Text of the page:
A rollickingly all-male The Pirates of Penzance is setting sail for Sydney, direct from London’s West End. As Matthew Gent, who plays the dashing romantic lead Frederic, tells Garrett Bithell, the production has skewed his perception – in fact only a male Mabel feels right.
Brooke Robinson’s first full length play is part urban nightmare, part poetic character study. Taking its title from a poem by American avant-garde hero Rosmarie Waldrop, it tells the story of a woman addicted to spying on her neighbours.
As the irascible Maggie Smith once said, “every (theatre) performance is like a ghost – it’s there and then it’s gone”. Theatre is also wildly unpredictable because of the live factor. Last Wednesday night I saw a performance of Miss Julie few will ever see.
Formed by songwriters Grant McLennan and Robert Forster in the late Seventies, Brisbane’s The Go-Betweens had poetic sensibility and indie cool enough to thrill sensitive hearts and minds throughout the 1980s. Breaking up in 89, they reformed in 2000 before songwriter Grant McLennan’s death in 2006 brought the adventure to an end. The band’s now released Quiet Heart: The Best of The Go-Betweens, and Robert Forster spoke with Andrew Shaw about choosing the songs, and the city that inspired them.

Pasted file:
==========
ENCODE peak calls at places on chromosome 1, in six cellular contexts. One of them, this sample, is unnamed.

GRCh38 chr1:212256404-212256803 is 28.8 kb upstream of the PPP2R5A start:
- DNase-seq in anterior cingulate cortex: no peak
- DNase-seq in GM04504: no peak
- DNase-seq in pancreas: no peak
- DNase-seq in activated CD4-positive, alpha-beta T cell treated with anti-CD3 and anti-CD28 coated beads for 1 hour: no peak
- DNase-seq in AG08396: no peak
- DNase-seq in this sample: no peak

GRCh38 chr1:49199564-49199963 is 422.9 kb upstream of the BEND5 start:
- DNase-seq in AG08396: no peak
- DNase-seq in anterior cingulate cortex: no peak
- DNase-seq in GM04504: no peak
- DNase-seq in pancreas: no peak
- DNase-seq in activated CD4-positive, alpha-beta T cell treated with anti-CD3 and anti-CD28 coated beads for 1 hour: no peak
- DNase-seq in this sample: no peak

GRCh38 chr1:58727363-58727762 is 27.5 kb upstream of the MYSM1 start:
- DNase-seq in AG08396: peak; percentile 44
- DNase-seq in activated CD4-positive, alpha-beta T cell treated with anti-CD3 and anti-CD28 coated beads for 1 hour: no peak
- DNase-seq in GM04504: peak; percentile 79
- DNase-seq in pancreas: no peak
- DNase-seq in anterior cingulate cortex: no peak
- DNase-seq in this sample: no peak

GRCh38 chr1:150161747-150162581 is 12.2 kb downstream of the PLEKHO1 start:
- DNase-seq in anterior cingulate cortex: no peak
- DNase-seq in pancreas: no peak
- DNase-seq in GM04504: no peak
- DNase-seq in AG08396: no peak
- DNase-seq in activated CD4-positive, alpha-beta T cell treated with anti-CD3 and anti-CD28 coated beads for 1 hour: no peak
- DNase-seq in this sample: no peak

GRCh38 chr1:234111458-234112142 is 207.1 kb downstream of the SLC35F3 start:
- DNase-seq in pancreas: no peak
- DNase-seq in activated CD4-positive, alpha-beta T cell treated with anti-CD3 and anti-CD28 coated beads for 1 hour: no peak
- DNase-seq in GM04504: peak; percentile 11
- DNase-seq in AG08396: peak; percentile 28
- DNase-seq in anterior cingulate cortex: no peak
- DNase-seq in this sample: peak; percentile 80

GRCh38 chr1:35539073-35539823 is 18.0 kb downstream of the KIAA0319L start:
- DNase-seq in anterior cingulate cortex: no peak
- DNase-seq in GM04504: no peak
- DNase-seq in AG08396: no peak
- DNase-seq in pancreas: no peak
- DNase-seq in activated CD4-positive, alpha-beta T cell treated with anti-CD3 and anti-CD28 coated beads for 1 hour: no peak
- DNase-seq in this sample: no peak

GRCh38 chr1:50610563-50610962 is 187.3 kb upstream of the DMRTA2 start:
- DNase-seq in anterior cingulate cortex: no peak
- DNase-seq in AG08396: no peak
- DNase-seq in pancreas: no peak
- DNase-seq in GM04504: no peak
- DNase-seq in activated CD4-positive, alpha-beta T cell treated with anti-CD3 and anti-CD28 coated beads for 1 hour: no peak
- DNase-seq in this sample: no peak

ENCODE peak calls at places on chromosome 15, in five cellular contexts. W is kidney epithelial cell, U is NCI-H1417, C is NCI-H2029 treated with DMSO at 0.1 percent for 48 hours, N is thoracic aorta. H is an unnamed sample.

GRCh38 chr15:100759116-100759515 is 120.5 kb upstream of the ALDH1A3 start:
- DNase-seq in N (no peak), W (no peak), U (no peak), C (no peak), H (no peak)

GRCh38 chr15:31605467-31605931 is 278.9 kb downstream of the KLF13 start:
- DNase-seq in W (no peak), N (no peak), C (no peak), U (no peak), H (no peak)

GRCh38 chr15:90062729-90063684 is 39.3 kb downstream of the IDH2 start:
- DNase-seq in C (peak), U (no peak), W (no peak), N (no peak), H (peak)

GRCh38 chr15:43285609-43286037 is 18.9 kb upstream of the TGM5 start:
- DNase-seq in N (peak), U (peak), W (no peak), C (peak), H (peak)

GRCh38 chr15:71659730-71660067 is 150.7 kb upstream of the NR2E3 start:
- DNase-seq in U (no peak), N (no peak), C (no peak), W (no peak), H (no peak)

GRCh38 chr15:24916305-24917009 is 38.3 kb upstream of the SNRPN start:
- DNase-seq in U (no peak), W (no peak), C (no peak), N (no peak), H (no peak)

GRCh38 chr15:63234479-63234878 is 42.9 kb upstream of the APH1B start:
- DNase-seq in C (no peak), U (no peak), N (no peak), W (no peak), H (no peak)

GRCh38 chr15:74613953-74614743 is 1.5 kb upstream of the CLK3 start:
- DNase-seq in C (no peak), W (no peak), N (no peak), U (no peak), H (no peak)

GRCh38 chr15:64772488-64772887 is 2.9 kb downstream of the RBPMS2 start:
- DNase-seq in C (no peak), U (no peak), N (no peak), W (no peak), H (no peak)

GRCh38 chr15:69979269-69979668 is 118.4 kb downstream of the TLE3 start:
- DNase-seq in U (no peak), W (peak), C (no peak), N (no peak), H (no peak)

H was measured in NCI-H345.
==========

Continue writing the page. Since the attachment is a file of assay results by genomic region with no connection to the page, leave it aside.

SX is proud to be teaming up with Australia’s premiere arts and cultural event, Sydney Festival, which in 2013, boasts a stellar and diverse program of dance, music, theatre, visual arts and more. Garrett Bithell has a good look at what’s on offer.
When two of Australia’s most exciting and visionary companies come together, magic happens. And so it is with Sydney Dance Company and the Australian Chamber Orchestra for Project Rameau. SDC’s artistic director Rafael Bonachela and dancer Thomas Bradley sat down with Garrett Bithell.